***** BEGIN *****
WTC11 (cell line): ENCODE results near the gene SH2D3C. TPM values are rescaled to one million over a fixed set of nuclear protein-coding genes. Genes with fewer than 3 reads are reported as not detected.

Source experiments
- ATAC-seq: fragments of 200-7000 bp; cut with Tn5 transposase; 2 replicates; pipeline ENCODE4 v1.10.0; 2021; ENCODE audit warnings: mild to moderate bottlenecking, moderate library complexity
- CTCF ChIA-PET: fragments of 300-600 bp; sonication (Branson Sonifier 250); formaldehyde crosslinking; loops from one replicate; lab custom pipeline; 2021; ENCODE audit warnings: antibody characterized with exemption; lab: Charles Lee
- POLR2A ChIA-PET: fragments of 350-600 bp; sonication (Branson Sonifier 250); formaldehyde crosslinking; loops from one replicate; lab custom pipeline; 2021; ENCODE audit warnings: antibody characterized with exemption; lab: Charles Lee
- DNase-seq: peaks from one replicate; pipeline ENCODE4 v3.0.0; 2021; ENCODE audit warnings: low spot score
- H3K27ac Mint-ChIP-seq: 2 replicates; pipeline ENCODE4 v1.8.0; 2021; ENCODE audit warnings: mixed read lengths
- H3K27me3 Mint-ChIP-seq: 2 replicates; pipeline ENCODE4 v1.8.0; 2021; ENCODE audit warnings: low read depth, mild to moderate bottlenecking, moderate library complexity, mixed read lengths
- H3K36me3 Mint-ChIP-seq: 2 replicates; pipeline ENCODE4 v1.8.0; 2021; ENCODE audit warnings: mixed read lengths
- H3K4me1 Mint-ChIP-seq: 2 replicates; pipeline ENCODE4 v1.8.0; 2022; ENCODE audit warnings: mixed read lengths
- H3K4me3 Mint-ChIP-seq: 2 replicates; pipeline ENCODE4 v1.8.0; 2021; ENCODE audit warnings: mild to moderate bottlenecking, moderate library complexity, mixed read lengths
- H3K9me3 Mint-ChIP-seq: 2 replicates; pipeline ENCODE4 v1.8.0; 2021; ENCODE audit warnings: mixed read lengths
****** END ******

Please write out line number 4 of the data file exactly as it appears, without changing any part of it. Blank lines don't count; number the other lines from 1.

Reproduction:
- CTCF ChIA-PET: fragments of 300-600 bp; sonication (Branson Sonifier 250); formaldehyde crosslinking; loops from one replicate; lab custom pipeline; 2021; ENCODE audit warnings: antibody characterized with exemption; lab: Charles Lee